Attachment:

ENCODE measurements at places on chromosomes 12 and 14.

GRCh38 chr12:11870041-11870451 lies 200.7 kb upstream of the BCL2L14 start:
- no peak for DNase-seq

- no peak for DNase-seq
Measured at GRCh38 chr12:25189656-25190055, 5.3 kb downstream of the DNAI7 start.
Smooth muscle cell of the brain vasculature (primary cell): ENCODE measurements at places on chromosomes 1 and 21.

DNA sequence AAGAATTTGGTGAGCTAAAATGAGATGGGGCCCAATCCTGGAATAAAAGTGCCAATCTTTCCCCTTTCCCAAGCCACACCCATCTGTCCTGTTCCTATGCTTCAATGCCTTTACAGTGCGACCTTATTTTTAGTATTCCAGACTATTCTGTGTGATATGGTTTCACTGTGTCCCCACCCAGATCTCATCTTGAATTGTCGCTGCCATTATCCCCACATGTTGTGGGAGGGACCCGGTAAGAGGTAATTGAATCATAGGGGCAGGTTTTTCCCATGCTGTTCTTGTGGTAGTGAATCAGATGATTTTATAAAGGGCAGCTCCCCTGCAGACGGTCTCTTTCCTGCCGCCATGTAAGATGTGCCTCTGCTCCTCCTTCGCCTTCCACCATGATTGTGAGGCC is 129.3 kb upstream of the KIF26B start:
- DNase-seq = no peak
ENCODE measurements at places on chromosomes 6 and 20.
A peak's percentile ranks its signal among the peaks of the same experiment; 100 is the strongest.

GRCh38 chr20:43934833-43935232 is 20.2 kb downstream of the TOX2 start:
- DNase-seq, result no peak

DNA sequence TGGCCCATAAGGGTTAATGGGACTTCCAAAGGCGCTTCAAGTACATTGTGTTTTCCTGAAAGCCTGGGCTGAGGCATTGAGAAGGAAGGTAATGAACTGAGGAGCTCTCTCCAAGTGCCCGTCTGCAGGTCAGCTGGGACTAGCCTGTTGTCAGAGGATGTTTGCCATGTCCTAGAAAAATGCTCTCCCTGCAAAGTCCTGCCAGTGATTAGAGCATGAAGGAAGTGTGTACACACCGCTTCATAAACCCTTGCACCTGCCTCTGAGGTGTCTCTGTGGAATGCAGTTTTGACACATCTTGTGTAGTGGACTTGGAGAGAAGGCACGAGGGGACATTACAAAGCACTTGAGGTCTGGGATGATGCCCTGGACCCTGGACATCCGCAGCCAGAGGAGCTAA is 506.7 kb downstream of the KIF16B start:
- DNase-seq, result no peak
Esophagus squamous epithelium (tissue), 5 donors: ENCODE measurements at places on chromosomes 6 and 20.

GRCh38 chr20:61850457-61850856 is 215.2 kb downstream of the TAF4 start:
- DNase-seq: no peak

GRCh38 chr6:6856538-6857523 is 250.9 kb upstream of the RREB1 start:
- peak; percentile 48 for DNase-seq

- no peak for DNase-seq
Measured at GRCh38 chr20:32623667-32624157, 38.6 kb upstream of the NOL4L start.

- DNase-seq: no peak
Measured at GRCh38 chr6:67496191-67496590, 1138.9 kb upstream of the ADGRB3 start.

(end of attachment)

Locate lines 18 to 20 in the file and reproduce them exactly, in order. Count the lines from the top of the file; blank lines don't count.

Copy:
GRCh38 chr6:6856538-6857523 is 250.9 kb upstream of the RREB1 start:
- peak; percentile 48 for DNase-seq

- no peak for DNase-seq